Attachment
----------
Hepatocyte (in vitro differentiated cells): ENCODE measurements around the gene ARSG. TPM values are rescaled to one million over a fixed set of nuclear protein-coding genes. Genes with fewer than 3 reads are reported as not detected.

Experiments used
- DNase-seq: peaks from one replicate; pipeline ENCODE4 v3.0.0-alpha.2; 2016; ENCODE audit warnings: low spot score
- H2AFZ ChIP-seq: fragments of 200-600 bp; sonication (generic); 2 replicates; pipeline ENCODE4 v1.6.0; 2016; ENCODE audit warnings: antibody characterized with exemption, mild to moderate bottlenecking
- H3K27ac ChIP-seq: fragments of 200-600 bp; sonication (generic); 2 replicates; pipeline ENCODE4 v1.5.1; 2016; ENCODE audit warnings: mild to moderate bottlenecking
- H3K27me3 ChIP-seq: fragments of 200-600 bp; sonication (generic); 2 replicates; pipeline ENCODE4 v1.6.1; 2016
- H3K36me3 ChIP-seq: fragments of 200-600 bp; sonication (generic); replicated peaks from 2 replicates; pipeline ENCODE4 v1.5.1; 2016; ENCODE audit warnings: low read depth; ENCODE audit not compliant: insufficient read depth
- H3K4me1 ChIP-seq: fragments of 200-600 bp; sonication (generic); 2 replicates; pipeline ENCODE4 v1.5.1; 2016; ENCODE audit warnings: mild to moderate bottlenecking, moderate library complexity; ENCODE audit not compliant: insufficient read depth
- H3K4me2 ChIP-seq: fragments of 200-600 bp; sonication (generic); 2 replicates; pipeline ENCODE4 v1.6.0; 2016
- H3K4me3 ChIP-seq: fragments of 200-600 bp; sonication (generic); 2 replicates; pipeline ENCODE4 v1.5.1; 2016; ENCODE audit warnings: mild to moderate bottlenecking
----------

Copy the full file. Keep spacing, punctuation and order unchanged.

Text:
Hepatocyte (in vitro differentiated cells): ENCODE measurements around the gene ARSG. TPM values are rescaled to one million over a fixed set of nuclear protein-coding genes. Genes with fewer than 3 reads are reported as not detected.

Experiments used
- DNase-seq: peaks from one replicate; pipeline ENCODE4 v3.0.0-alpha.2; 2016; ENCODE audit warnings: low spot score
- H2AFZ ChIP-seq: fragments of 200-600 bp; sonication (generic); 2 replicates; pipeline ENCODE4 v1.6.0; 2016; ENCODE audit warnings: antibody characterized with exemption, mild to moderate bottlenecking
- H3K27ac ChIP-seq: fragments of 200-600 bp; sonication (generic); 2 replicates; pipeline ENCODE4 v1.5.1; 2016; ENCODE audit warnings: mild to moderate bottlenecking
- H3K27me3 ChIP-seq: fragments of 200-600 bp; sonication (generic); 2 replicates; pipeline ENCODE4 v1.6.1; 2016
- H3K36me3 ChIP-seq: fragments of 200-600 bp; sonication (generic); replicated peaks from 2 replicates; pipeline ENCODE4 v1.5.1; 2016; ENCODE audit warnings: low read depth; ENCODE audit not compliant: insufficient read depth
- H3K4me1 ChIP-seq: fragments of 200-600 bp; sonication (generic); 2 replicates; pipeline ENCODE4 v1.5.1; 2016; ENCODE audit warnings: mild to moderate bottlenecking, moderate library complexity; ENCODE audit not compliant: insufficient read depth
- H3K4me2 ChIP-seq: fragments of 200-600 bp; sonication (generic); 2 replicates; pipeline ENCODE4 v1.6.0; 2016
- H3K4me3 ChIP-seq: fragments of 200-600 bp; sonication (generic); 2 replicates; pipeline ENCODE4 v1.5.1; 2016; ENCODE audit warnings: mild to moderate bottlenecking